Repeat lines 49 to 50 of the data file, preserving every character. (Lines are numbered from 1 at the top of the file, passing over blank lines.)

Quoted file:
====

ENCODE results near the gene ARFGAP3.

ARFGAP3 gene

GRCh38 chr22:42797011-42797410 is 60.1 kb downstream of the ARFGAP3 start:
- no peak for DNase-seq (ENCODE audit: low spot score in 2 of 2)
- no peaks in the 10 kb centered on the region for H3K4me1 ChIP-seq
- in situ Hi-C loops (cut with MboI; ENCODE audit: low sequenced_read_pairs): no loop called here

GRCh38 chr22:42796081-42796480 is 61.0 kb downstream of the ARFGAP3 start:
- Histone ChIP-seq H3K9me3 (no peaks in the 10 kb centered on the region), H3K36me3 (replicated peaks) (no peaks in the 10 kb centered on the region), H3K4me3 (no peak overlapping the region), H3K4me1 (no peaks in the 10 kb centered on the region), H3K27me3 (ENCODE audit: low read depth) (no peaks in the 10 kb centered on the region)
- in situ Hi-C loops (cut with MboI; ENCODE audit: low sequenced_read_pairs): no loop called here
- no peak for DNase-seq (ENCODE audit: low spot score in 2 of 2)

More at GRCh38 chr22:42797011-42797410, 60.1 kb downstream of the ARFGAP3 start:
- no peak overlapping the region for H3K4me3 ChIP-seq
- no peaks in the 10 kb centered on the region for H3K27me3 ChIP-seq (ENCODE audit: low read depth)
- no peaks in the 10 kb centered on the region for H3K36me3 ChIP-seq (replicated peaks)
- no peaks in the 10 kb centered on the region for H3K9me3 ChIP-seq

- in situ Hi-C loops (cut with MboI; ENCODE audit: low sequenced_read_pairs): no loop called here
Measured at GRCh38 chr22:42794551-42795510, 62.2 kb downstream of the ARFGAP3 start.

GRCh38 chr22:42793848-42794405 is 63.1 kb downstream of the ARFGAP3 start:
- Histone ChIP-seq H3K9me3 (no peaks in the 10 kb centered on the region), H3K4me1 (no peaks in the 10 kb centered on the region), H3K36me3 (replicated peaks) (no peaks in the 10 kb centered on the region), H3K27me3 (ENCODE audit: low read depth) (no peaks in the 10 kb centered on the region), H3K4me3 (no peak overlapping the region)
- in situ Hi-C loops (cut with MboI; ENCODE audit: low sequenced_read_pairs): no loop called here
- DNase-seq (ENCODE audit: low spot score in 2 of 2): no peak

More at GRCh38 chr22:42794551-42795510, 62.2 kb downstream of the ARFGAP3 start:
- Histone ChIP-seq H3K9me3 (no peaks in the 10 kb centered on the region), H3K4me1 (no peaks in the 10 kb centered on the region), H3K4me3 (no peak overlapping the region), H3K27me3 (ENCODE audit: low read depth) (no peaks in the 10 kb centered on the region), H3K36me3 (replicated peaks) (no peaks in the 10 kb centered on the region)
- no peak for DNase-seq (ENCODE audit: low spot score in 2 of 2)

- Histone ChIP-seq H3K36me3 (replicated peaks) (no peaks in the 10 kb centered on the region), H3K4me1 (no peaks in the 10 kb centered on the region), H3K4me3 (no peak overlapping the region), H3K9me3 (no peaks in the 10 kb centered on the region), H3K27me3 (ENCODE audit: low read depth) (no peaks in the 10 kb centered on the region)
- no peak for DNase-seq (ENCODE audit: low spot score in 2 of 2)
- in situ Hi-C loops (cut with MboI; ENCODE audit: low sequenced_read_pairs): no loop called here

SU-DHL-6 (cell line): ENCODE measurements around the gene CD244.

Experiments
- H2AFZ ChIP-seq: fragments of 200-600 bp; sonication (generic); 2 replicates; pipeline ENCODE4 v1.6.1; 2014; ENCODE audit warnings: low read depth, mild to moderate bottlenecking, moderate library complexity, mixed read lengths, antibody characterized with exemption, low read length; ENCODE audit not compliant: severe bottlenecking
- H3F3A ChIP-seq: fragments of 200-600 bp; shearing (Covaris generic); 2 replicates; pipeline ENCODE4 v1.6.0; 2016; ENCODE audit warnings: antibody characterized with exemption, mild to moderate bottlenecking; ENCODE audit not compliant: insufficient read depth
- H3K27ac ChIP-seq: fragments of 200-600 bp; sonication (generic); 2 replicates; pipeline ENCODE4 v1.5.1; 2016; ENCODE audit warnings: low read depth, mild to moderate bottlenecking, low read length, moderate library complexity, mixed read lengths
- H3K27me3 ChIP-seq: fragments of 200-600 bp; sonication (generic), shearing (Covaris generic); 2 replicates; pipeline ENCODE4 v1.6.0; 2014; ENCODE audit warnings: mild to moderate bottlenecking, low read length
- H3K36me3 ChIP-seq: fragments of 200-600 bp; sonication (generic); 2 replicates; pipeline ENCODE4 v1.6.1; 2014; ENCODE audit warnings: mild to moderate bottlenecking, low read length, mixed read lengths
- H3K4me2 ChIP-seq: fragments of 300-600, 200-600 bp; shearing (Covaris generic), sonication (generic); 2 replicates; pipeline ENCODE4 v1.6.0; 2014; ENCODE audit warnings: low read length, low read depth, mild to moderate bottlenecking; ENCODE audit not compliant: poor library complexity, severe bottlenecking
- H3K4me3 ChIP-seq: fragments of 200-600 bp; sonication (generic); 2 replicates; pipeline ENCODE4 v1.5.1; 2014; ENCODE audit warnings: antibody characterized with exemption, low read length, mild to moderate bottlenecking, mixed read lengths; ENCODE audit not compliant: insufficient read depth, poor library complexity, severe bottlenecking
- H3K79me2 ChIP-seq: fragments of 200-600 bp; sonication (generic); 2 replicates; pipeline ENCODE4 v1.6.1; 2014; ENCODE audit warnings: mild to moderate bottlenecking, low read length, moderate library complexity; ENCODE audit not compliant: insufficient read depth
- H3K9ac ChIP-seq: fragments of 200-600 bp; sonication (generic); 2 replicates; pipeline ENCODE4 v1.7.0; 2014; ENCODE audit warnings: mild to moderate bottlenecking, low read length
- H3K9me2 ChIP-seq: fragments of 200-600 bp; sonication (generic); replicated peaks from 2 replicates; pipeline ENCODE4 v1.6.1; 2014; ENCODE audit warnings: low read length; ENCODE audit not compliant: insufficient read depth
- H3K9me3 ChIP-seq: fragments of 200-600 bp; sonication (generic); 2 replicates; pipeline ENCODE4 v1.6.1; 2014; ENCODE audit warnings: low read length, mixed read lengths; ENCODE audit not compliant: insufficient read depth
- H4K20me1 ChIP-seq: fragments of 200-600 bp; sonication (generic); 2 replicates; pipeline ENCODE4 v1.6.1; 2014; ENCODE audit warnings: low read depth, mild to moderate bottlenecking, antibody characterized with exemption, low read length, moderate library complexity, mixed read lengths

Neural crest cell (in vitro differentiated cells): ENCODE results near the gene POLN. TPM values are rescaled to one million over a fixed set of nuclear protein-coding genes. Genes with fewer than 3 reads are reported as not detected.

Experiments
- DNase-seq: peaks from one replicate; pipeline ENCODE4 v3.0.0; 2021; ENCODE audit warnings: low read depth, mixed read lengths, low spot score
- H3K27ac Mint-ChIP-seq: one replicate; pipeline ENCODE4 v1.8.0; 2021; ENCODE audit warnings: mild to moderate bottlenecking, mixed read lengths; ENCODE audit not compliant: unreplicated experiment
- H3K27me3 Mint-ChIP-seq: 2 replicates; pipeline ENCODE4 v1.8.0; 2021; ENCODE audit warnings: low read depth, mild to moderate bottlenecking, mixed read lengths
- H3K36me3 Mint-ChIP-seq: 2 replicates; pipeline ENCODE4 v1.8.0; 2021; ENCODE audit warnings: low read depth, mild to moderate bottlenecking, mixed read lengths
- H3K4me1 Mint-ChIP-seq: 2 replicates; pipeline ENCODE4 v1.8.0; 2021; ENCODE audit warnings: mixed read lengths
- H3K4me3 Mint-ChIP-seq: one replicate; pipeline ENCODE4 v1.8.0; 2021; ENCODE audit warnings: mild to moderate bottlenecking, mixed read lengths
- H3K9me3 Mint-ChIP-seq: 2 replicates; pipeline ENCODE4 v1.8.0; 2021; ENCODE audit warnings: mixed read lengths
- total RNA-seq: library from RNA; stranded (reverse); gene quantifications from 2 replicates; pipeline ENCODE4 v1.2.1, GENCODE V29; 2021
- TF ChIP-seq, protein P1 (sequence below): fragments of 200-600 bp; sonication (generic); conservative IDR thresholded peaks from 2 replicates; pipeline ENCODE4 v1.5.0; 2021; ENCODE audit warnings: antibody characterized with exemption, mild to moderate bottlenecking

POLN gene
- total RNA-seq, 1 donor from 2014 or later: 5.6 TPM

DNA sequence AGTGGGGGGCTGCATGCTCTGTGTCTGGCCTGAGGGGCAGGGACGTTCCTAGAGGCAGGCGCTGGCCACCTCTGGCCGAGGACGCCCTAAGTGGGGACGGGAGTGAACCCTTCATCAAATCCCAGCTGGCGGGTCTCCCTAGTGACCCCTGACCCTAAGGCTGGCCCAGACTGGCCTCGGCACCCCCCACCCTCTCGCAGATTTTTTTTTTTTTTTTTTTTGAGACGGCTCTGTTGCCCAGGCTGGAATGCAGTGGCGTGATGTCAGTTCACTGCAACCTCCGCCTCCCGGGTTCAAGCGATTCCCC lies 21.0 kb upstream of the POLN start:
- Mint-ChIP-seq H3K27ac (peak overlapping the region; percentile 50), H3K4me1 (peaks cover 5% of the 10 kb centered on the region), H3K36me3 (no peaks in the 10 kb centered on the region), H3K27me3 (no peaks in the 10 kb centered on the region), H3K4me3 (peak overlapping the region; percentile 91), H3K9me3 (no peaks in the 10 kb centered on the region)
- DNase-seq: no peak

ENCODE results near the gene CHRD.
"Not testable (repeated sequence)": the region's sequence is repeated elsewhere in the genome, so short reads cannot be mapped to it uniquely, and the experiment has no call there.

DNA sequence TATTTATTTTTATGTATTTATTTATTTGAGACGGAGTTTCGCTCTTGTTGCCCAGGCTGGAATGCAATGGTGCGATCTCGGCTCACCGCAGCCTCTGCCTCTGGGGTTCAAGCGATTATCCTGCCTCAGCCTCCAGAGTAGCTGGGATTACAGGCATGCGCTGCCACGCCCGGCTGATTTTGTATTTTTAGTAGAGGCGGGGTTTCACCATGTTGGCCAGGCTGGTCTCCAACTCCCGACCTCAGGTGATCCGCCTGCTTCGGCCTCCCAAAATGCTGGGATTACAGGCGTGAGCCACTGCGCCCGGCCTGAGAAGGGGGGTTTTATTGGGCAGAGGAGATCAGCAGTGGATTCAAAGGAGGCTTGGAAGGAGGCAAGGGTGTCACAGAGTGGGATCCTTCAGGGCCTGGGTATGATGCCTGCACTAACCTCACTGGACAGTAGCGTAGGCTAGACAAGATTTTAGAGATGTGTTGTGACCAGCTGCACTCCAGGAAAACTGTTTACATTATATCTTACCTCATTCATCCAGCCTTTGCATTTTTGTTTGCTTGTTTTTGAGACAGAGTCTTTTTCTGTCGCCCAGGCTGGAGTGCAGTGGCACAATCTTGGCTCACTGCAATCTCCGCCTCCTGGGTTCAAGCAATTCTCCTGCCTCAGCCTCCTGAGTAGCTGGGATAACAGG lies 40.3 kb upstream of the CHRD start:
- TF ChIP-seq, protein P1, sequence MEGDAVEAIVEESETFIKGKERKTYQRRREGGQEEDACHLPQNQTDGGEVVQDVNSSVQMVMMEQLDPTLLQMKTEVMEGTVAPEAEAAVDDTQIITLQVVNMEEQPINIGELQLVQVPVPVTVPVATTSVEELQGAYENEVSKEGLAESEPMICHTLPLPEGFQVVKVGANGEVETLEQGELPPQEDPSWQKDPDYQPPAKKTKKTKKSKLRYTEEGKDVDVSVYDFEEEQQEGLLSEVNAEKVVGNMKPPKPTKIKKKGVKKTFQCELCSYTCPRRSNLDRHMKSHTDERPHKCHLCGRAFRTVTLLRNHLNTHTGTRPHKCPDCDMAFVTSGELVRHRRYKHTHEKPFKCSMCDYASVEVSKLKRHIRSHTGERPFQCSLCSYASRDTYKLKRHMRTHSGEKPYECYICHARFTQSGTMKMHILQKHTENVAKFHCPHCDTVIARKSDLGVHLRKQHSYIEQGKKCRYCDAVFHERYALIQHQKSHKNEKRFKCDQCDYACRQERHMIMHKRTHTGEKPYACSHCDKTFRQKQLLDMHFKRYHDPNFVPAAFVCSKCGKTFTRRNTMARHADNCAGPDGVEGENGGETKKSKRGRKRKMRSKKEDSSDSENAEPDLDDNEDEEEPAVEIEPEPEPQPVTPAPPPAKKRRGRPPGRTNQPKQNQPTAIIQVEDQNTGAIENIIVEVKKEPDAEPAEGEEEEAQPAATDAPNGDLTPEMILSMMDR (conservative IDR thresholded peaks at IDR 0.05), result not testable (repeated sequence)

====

- H3K4me3 Mint-ChIP-seq: one replicate; pipeline ENCODE4 v1.8.0; 2021; ENCODE audit warnings: mild to moderate bottlenecking, mixed read lengths
- H3K9me3 Mint-ChIP-seq: 2 replicates; pipeline ENCODE4 v1.8.0; 2021; ENCODE audit warnings: mixed read lengths